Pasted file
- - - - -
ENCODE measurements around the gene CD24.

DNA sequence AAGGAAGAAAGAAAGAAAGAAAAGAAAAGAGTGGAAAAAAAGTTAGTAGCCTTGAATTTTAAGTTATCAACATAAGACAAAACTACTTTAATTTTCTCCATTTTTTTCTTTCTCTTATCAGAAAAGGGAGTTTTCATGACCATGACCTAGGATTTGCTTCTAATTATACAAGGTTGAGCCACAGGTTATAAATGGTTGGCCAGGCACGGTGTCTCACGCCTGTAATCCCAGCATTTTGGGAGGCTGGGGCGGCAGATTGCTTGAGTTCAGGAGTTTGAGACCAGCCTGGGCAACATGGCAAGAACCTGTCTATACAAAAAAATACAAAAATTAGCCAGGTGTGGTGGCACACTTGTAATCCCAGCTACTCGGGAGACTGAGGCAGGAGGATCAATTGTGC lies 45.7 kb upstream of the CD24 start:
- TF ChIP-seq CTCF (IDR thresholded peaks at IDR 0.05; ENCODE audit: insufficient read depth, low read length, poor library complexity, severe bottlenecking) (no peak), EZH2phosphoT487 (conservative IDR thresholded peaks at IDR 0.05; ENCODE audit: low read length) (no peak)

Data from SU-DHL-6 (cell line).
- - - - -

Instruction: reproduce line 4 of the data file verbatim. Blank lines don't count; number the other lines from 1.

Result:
Data from SU-DHL-6 (cell line).